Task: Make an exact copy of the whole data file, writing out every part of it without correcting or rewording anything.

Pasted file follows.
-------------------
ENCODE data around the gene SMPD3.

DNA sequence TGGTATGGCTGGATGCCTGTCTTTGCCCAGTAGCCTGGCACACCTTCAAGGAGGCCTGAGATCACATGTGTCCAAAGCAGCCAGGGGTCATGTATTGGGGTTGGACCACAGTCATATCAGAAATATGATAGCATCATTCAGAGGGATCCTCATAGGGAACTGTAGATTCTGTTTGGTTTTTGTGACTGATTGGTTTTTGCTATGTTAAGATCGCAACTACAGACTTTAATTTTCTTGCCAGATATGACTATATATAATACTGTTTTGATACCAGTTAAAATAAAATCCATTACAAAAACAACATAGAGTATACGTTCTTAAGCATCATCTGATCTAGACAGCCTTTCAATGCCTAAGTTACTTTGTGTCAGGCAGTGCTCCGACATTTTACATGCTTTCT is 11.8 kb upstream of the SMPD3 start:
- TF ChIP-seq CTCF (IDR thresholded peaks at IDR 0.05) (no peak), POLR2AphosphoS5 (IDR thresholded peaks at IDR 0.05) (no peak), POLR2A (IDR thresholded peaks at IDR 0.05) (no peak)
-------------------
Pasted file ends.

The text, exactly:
ENCODE data around the gene SMPD3.

DNA sequence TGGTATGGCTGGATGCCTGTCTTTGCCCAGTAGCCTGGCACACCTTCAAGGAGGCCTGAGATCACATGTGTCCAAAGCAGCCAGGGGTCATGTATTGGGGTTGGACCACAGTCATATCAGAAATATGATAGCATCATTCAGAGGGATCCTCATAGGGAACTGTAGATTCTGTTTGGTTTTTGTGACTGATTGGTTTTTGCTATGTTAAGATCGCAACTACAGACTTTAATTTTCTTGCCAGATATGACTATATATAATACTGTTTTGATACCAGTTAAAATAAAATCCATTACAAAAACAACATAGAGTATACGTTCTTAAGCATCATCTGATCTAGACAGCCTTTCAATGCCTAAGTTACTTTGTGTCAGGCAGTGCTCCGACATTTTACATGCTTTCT is 11.8 kb upstream of the SMPD3 start:
- TF ChIP-seq CTCF (IDR thresholded peaks at IDR 0.05) (no peak), POLR2AphosphoS5 (IDR thresholded peaks at IDR 0.05) (no peak), POLR2A (IDR thresholded peaks at IDR 0.05) (no peak)